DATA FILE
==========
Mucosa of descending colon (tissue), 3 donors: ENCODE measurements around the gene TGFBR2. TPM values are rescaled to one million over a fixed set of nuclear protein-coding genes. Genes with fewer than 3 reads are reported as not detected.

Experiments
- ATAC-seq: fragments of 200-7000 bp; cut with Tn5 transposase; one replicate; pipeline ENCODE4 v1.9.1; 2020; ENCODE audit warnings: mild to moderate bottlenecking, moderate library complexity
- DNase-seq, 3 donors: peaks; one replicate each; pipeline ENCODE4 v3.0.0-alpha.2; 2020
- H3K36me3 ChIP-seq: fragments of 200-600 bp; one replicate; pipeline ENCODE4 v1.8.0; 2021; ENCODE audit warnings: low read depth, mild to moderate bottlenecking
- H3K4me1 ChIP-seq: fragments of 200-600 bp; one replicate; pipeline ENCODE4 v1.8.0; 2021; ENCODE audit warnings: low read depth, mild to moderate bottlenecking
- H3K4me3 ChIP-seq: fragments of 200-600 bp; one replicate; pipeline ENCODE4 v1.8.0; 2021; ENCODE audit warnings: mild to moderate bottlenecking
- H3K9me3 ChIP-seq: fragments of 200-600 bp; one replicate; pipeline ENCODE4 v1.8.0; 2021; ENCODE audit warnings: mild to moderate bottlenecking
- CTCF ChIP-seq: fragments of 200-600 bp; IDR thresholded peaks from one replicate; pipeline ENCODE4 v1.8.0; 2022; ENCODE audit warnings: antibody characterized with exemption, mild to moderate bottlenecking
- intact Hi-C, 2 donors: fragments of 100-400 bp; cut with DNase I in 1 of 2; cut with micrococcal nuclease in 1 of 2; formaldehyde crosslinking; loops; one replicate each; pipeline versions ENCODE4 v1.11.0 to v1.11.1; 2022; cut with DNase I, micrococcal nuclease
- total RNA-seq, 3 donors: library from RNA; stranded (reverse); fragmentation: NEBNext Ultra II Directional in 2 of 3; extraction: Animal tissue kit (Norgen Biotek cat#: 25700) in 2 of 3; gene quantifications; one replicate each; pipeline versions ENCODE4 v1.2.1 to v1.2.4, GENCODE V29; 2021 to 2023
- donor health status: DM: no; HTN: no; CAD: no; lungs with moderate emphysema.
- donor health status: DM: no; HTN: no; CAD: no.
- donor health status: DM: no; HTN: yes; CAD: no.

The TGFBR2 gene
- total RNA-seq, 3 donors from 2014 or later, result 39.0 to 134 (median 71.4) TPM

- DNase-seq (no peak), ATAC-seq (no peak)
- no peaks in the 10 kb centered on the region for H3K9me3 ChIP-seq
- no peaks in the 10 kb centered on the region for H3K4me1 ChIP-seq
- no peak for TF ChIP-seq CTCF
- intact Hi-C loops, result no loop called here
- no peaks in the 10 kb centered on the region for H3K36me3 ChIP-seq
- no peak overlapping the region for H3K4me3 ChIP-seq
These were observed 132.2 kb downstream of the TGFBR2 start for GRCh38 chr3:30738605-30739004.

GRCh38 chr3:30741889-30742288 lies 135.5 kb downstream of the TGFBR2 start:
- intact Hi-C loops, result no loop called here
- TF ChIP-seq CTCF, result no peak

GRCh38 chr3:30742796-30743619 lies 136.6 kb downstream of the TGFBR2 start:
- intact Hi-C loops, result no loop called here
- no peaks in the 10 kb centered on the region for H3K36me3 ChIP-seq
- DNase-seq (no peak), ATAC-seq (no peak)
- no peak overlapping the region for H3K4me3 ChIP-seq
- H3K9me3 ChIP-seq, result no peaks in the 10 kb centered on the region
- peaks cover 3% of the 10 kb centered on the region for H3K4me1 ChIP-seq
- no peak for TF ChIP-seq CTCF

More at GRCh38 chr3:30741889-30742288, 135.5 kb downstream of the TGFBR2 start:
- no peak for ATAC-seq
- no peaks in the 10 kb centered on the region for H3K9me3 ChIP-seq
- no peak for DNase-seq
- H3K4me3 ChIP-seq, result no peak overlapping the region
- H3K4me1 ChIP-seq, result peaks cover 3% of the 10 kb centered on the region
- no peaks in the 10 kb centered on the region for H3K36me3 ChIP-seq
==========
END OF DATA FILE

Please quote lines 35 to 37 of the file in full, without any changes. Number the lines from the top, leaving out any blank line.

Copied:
- no peak for TF ChIP-seq CTCF

More at GRCh38 chr3:30741889-30742288, 135.5 kb downstream of the TGFBR2 start:
- no peak for ATAC-seq